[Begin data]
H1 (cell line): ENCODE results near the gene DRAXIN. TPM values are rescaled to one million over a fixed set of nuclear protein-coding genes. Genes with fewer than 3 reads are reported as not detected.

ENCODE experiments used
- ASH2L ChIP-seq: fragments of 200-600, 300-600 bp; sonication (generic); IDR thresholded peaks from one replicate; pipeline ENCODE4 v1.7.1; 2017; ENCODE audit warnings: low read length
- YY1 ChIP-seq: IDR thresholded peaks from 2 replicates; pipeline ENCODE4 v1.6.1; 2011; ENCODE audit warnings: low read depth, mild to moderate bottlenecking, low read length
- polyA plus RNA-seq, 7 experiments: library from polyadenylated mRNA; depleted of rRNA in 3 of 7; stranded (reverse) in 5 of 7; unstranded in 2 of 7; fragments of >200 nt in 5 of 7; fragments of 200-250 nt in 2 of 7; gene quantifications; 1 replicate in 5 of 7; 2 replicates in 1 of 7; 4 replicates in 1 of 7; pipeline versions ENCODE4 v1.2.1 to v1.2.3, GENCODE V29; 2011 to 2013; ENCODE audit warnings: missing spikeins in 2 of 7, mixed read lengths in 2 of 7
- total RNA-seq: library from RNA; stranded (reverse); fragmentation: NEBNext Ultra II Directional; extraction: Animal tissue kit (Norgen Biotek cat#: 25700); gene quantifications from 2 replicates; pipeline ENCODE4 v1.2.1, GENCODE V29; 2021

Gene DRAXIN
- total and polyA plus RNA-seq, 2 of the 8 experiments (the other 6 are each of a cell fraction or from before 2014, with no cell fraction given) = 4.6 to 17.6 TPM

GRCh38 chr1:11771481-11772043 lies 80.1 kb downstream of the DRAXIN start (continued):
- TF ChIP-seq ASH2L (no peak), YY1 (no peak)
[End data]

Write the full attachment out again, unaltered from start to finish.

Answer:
H1 (cell line): ENCODE results near the gene DRAXIN. TPM values are rescaled to one million over a fixed set of nuclear protein-coding genes. Genes with fewer than 3 reads are reported as not detected.

ENCODE experiments used
- ASH2L ChIP-seq: fragments of 200-600, 300-600 bp; sonication (generic); IDR thresholded peaks from one replicate; pipeline ENCODE4 v1.7.1; 2017; ENCODE audit warnings: low read length
- YY1 ChIP-seq: IDR thresholded peaks from 2 replicates; pipeline ENCODE4 v1.6.1; 2011; ENCODE audit warnings: low read depth, mild to moderate bottlenecking, low read length
- polyA plus RNA-seq, 7 experiments: library from polyadenylated mRNA; depleted of rRNA in 3 of 7; stranded (reverse) in 5 of 7; unstranded in 2 of 7; fragments of >200 nt in 5 of 7; fragments of 200-250 nt in 2 of 7; gene quantifications; 1 replicate in 5 of 7; 2 replicates in 1 of 7; 4 replicates in 1 of 7; pipeline versions ENCODE4 v1.2.1 to v1.2.3, GENCODE V29; 2011 to 2013; ENCODE audit warnings: missing spikeins in 2 of 7, mixed read lengths in 2 of 7
- total RNA-seq: library from RNA; stranded (reverse); fragmentation: NEBNext Ultra II Directional; extraction: Animal tissue kit (Norgen Biotek cat#: 25700); gene quantifications from 2 replicates; pipeline ENCODE4 v1.2.1, GENCODE V29; 2021

Gene DRAXIN
- total and polyA plus RNA-seq, 2 of the 8 experiments (the other 6 are each of a cell fraction or from before 2014, with no cell fraction given) = 4.6 to 17.6 TPM

GRCh38 chr1:11771481-11772043 lies 80.1 kb downstream of the DRAXIN start (continued):
- TF ChIP-seq ASH2L (no peak), YY1 (no peak)